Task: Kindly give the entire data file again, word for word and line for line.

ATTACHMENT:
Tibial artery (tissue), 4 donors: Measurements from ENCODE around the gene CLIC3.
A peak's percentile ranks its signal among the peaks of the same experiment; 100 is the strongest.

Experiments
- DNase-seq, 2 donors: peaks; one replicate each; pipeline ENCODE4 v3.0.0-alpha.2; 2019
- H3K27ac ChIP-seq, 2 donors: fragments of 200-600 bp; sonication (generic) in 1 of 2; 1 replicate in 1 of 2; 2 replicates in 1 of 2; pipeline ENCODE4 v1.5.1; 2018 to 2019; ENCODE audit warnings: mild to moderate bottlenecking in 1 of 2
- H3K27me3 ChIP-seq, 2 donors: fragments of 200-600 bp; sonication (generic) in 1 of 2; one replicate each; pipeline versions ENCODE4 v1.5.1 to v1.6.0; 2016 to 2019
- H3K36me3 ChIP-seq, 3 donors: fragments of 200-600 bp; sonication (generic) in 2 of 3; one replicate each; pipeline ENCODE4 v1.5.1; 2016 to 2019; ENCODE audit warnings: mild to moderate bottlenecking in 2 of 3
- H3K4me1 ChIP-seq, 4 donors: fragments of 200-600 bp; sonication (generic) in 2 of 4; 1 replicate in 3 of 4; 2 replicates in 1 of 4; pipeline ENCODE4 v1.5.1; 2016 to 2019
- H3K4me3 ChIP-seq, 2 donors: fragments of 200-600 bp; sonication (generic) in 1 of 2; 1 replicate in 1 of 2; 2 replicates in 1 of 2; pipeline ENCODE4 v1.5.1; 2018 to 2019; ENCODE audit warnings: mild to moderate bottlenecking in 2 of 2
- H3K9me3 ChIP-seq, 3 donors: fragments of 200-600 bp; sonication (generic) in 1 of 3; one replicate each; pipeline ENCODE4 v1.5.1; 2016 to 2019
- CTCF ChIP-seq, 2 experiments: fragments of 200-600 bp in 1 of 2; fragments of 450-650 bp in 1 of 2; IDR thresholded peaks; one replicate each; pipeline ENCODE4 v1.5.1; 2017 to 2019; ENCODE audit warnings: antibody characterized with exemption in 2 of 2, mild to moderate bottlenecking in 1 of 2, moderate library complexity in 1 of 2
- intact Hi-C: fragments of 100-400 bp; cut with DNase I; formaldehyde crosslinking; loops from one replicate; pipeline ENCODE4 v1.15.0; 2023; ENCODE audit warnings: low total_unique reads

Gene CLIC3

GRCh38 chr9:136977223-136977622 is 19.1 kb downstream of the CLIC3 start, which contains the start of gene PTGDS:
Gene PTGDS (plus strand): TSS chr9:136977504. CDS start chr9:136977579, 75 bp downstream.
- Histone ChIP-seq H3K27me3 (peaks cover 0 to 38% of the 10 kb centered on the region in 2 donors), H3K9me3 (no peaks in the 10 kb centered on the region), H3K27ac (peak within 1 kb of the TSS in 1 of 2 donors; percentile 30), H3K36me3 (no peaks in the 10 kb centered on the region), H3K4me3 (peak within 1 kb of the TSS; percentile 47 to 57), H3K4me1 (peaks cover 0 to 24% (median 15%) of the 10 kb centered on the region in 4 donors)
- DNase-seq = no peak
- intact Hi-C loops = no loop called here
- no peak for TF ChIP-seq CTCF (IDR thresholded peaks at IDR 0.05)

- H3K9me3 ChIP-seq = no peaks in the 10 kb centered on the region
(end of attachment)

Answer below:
Tibial artery (tissue), 4 donors: Measurements from ENCODE around the gene CLIC3.
A peak's percentile ranks its signal among the peaks of the same experiment; 100 is the strongest.

Experiments
- DNase-seq, 2 donors: peaks; one replicate each; pipeline ENCODE4 v3.0.0-alpha.2; 2019
- H3K27ac ChIP-seq, 2 donors: fragments of 200-600 bp; sonication (generic) in 1 of 2; 1 replicate in 1 of 2; 2 replicates in 1 of 2; pipeline ENCODE4 v1.5.1; 2018 to 2019; ENCODE audit warnings: mild to moderate bottlenecking in 1 of 2
- H3K27me3 ChIP-seq, 2 donors: fragments of 200-600 bp; sonication (generic) in 1 of 2; one replicate each; pipeline versions ENCODE4 v1.5.1 to v1.6.0; 2016 to 2019
- H3K36me3 ChIP-seq, 3 donors: fragments of 200-600 bp; sonication (generic) in 2 of 3; one replicate each; pipeline ENCODE4 v1.5.1; 2016 to 2019; ENCODE audit warnings: mild to moderate bottlenecking in 2 of 3
- H3K4me1 ChIP-seq, 4 donors: fragments of 200-600 bp; sonication (generic) in 2 of 4; 1 replicate in 3 of 4; 2 replicates in 1 of 4; pipeline ENCODE4 v1.5.1; 2016 to 2019
- H3K4me3 ChIP-seq, 2 donors: fragments of 200-600 bp; sonication (generic) in 1 of 2; 1 replicate in 1 of 2; 2 replicates in 1 of 2; pipeline ENCODE4 v1.5.1; 2018 to 2019; ENCODE audit warnings: mild to moderate bottlenecking in 2 of 2
- H3K9me3 ChIP-seq, 3 donors: fragments of 200-600 bp; sonication (generic) in 1 of 3; one replicate each; pipeline ENCODE4 v1.5.1; 2016 to 2019
- CTCF ChIP-seq, 2 experiments: fragments of 200-600 bp in 1 of 2; fragments of 450-650 bp in 1 of 2; IDR thresholded peaks; one replicate each; pipeline ENCODE4 v1.5.1; 2017 to 2019; ENCODE audit warnings: antibody characterized with exemption in 2 of 2, mild to moderate bottlenecking in 1 of 2, moderate library complexity in 1 of 2
- intact Hi-C: fragments of 100-400 bp; cut with DNase I; formaldehyde crosslinking; loops from one replicate; pipeline ENCODE4 v1.15.0; 2023; ENCODE audit warnings: low total_unique reads

Gene CLIC3

GRCh38 chr9:136977223-136977622 is 19.1 kb downstream of the CLIC3 start, which contains the start of gene PTGDS:
Gene PTGDS (plus strand): TSS chr9:136977504. CDS start chr9:136977579, 75 bp downstream.
- Histone ChIP-seq H3K27me3 (peaks cover 0 to 38% of the 10 kb centered on the region in 2 donors), H3K9me3 (no peaks in the 10 kb centered on the region), H3K27ac (peak within 1 kb of the TSS in 1 of 2 donors; percentile 30), H3K36me3 (no peaks in the 10 kb centered on the region), H3K4me3 (peak within 1 kb of the TSS; percentile 47 to 57), H3K4me1 (peaks cover 0 to 24% (median 15%) of the 10 kb centered on the region in 4 donors)
- DNase-seq = no peak
- intact Hi-C loops = no loop called here
- no peak for TF ChIP-seq CTCF (IDR thresholded peaks at IDR 0.05)

- H3K9me3 ChIP-seq = no peaks in the 10 kb centered on the region